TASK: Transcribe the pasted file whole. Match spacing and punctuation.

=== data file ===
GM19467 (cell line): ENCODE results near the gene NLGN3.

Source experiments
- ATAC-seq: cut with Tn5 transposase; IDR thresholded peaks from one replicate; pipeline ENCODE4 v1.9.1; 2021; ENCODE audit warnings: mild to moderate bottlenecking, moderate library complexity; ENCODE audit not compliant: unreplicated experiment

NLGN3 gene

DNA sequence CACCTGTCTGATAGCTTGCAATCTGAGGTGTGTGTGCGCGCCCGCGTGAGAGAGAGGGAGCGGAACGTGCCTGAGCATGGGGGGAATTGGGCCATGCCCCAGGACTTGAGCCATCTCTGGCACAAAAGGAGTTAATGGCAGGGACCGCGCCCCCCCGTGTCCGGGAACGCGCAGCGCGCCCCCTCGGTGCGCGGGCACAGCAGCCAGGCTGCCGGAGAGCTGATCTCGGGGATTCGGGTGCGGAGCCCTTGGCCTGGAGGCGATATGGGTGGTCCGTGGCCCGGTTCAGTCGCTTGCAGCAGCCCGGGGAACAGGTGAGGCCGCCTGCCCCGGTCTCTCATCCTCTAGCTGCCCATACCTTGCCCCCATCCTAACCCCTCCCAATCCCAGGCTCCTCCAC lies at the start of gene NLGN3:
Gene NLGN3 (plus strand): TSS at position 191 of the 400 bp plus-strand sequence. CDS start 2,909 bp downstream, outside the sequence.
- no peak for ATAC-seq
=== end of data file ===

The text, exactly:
GM19467 (cell line): ENCODE results near the gene NLGN3.

Source experiments
- ATAC-seq: cut with Tn5 transposase; IDR thresholded peaks from one replicate; pipeline ENCODE4 v1.9.1; 2021; ENCODE audit warnings: mild to moderate bottlenecking, moderate library complexity; ENCODE audit not compliant: unreplicated experiment

NLGN3 gene

DNA sequence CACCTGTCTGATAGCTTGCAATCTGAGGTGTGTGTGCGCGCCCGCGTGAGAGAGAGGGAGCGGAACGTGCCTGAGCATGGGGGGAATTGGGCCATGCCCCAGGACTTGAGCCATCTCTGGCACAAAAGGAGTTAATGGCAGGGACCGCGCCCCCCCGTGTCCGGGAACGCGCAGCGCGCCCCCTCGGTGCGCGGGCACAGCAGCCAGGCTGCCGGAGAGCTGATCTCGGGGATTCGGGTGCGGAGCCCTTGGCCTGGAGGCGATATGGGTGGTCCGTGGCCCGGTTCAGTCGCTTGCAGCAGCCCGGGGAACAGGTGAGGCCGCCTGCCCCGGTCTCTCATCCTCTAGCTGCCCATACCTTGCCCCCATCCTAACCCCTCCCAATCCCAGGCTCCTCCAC lies at the start of gene NLGN3:
Gene NLGN3 (plus strand): TSS at position 191 of the 400 bp plus-strand sequence. CDS start 2,909 bp downstream, outside the sequence.
- no peak for ATAC-seq